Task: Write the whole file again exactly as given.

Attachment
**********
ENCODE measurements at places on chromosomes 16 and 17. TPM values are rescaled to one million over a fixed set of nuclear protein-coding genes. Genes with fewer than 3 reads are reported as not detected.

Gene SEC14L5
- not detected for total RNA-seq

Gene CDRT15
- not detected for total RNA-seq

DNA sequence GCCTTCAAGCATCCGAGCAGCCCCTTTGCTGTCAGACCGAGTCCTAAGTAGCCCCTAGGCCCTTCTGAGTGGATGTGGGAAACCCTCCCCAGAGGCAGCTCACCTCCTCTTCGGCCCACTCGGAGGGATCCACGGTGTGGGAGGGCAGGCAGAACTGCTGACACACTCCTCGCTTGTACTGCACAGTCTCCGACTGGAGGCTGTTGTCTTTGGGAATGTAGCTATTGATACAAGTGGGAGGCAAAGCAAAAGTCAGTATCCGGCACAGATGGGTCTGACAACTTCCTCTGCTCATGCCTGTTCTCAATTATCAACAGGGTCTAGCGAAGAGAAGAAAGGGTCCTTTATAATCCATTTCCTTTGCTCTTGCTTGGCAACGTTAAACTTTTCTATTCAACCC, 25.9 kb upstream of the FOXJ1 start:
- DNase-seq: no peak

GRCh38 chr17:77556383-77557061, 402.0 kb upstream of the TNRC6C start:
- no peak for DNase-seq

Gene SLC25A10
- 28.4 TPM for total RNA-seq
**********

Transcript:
ENCODE measurements at places on chromosomes 16 and 17. TPM values are rescaled to one million over a fixed set of nuclear protein-coding genes. Genes with fewer than 3 reads are reported as not detected.

Gene SEC14L5
- not detected for total RNA-seq

Gene CDRT15
- not detected for total RNA-seq

DNA sequence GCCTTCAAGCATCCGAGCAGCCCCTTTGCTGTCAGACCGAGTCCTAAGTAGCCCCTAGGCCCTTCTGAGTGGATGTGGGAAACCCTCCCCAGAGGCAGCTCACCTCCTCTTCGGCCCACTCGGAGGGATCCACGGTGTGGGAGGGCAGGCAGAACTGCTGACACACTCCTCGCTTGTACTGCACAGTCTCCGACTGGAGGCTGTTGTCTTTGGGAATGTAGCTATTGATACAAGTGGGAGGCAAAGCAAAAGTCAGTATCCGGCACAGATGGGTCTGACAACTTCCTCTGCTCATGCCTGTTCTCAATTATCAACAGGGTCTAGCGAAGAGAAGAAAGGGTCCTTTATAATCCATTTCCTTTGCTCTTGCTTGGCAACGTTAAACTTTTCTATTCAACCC, 25.9 kb upstream of the FOXJ1 start:
- DNase-seq: no peak

GRCh38 chr17:77556383-77557061, 402.0 kb upstream of the TNRC6C start:
- no peak for DNase-seq

Gene SLC25A10
- 28.4 TPM for total RNA-seq